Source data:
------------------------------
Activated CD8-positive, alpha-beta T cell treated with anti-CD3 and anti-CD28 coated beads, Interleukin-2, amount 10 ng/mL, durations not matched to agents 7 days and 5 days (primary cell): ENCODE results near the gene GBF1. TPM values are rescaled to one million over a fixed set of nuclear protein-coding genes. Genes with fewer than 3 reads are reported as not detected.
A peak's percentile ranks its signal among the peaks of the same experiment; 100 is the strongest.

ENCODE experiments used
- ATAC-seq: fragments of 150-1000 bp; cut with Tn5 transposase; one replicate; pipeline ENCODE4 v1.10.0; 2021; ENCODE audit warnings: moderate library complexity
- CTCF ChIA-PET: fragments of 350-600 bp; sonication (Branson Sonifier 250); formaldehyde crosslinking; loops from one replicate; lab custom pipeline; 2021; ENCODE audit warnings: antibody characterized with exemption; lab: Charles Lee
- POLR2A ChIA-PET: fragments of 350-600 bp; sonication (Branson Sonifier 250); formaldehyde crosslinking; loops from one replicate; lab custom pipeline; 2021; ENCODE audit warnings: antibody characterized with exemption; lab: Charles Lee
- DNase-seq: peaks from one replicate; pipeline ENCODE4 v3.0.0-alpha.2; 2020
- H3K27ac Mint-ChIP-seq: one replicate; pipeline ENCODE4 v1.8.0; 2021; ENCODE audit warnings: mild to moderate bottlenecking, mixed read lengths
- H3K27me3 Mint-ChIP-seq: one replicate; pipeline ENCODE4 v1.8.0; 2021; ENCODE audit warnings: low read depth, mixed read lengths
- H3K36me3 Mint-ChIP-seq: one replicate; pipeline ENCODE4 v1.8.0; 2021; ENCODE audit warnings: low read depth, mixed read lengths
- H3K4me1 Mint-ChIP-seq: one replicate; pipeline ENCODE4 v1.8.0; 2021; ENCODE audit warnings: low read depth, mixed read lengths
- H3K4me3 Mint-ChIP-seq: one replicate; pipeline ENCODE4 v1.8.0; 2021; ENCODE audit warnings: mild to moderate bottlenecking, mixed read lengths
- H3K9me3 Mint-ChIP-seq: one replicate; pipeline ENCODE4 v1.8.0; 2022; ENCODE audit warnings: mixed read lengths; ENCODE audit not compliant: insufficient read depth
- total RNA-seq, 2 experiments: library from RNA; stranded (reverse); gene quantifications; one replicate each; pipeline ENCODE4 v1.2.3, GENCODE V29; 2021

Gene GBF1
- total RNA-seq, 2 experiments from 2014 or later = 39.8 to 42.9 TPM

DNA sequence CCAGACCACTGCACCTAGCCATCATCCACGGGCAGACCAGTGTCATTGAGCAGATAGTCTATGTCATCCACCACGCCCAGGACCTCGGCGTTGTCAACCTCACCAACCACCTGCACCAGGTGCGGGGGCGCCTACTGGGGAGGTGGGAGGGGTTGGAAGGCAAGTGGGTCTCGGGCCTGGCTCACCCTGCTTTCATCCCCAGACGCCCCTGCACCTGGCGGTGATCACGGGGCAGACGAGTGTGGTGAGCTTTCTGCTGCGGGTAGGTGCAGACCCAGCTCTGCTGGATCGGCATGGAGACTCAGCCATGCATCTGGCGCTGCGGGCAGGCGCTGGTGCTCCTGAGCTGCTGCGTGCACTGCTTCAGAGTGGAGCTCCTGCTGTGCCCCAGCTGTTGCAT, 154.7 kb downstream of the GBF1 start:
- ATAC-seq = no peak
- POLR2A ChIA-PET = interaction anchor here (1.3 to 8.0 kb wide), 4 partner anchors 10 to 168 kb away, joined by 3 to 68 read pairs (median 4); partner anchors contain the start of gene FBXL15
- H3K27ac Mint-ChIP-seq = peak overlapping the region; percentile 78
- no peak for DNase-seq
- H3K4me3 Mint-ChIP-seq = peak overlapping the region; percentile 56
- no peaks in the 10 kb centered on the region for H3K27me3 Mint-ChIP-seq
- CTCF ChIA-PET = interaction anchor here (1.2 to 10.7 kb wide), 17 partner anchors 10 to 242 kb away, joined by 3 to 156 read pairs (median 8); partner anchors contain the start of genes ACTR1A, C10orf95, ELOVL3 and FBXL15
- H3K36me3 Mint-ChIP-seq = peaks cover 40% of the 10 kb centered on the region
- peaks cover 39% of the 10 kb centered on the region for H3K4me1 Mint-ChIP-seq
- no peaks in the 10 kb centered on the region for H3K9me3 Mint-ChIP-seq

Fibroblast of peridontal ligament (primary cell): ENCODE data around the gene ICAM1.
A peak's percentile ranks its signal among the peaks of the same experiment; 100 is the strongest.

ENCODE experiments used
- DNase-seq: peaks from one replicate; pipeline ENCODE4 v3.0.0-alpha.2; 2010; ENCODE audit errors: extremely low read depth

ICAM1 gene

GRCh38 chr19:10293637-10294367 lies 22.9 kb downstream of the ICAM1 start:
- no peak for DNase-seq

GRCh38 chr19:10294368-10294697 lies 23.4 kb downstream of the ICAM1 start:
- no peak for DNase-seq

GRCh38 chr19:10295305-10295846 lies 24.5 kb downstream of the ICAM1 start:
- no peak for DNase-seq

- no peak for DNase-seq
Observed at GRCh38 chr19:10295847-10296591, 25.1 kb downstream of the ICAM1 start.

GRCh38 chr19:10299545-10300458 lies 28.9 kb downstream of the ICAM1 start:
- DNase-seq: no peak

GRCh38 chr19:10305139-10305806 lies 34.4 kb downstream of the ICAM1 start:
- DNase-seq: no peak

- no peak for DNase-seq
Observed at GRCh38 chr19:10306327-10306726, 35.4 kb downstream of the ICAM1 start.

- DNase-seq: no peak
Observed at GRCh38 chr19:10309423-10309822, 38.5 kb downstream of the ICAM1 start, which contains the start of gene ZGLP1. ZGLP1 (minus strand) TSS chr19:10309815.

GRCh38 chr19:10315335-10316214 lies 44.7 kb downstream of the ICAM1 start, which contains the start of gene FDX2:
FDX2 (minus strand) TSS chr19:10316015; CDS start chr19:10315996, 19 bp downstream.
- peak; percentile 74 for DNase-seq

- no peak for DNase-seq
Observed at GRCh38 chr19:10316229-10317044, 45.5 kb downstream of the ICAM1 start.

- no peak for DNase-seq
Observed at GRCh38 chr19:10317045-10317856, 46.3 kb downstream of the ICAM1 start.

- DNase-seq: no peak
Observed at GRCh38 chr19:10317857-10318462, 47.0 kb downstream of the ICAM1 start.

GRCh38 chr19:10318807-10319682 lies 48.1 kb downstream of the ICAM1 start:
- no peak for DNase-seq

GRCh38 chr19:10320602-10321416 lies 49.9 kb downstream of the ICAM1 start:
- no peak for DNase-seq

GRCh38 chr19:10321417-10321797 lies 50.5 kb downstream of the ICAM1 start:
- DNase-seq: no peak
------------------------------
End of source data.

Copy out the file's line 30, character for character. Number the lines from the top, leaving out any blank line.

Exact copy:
ENCODE experiments used